Neuronal Mechanisms of Cognitive Control in Schizophrenia

The Effects of tDCS on the Neuronal Mechanisms of Cognitive Control in Schizophrenia

The purpose of this study is to better understand the neural correlates of cognitive control (CC) deficits in schizophrenia and determine how these mechanisms can be modulated by transcranial direct current stimulation (tDCS). CC is a critical neurocognitive process that is required for flexible, directed thought and action based on goals and intentions. Identifying and developing paradigms to improve CC is therefore a mental health priority. Current theories of CC postulate that recruitment of the dorsolateral prefrontal cortex (DLPFC) is essential for this process by maintaining high-level information that it can then use to orchestrate patterns of activation in other brain networks to support optimal performance. tDCS is a safe, noninvasive method of modulating regional brain excitability via brief (15-20 m) application of a weak (1-2 mA) current. The goal of the proposed experiments is to combine tDCS with functional magnetic resonance imaging (fMRI) to test the hypotheses that 1) acute tDCS over the DLPFC can improve performance during a CC task (the dot pattern expectancy (DPX) variant of the AX-Continuous Performance Task) in schizophrenia patients and healthy control subjects, and 2) acute tDCS over the DLPFC can increase recruitment of the DLPFC during the DPX. Effects of tDCS on brain functional connectivity (during CC as well as during the resting state) will also be examined, as well as effects on an episodic memory task. The current study will be the first to use functional magnetic resonance imaging (fMRI) to examine the effects of tDCS on the neuronal mechanisms of CC in schizophrenia, and has potentially important implications for therapeutic development for this treatment refractory yet disabling aspect of the illness.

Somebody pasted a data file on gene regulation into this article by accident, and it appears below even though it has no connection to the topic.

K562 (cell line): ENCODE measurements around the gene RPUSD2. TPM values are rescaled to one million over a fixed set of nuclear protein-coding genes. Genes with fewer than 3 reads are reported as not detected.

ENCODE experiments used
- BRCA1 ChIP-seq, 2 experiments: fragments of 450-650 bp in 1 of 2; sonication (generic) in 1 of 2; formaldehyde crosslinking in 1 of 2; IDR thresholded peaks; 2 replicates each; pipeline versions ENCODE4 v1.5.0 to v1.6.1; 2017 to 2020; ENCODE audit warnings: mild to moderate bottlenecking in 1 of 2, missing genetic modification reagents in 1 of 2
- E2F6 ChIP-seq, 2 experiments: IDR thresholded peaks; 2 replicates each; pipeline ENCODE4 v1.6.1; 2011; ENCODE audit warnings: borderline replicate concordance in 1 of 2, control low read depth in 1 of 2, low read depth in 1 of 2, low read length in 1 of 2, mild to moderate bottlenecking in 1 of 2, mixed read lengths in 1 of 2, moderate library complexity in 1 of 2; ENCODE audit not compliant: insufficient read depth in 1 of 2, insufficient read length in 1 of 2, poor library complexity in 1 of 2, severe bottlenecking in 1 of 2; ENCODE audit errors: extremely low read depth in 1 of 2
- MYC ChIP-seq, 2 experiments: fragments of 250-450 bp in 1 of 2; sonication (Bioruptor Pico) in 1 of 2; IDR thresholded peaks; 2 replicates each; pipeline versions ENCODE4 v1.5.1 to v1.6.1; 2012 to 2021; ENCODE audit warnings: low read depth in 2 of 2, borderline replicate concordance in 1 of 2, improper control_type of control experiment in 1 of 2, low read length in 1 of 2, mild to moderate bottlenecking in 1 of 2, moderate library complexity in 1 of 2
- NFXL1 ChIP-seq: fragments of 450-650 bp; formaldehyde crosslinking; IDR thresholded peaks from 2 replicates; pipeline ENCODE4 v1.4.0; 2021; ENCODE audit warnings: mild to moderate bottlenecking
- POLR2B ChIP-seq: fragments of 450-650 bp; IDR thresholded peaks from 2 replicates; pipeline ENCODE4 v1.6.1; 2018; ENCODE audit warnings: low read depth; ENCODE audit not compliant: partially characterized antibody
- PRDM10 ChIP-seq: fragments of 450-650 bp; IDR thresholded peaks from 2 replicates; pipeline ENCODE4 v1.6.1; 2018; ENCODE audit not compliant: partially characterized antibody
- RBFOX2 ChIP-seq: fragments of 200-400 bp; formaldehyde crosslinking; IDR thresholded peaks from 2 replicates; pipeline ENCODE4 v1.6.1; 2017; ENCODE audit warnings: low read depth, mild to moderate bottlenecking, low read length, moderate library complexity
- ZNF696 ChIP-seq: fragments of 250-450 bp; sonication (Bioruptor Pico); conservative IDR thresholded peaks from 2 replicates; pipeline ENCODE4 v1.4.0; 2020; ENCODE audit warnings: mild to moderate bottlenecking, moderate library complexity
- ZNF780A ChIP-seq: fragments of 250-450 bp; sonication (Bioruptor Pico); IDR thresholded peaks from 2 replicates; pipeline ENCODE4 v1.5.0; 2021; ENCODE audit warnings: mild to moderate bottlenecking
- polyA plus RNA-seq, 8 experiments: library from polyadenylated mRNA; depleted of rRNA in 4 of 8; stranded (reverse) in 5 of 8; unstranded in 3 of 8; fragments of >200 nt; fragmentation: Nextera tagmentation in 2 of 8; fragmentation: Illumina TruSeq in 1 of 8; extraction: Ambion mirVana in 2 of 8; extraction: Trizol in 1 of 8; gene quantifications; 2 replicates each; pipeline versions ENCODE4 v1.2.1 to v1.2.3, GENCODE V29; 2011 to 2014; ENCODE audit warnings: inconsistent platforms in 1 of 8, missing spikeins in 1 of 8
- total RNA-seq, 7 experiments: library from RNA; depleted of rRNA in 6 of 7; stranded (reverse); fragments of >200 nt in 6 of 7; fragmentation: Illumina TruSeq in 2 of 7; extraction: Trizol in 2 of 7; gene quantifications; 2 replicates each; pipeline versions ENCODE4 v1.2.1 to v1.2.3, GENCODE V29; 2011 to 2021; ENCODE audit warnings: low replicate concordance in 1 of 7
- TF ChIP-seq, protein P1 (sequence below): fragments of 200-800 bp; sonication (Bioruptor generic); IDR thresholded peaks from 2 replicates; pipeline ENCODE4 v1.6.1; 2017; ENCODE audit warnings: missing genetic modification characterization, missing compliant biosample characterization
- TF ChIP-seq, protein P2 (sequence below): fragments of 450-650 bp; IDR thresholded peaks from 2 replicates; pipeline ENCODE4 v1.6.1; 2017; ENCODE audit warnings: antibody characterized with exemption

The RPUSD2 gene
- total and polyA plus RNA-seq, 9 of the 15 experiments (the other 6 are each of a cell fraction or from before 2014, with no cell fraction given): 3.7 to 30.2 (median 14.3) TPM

No pharmaceutical medication involved
Patients and healthy individuals accepted

Device - Transcranial Direct Current Stimulation

In tDCS, saline-soaked electrodes are temporary affixed to the scalp and connected to a battery-powered current generator. A weak (2 mA) constant current is then briefly applied (~20 minutes) to stimulate the targeted brain area (e.g. the DLPFC). To control for placebo effects, the study will utilize a sham stimulation protocol that consists of very brief constant stimulation (~1 minute). Subjects usually cannot discern the difference between the sham and experimental stimulation protocols due t more on

The Effects of Transcranial Direct Current Stimulation on the Neuronal Mechanisms of Cognitive Control in Schizophrenia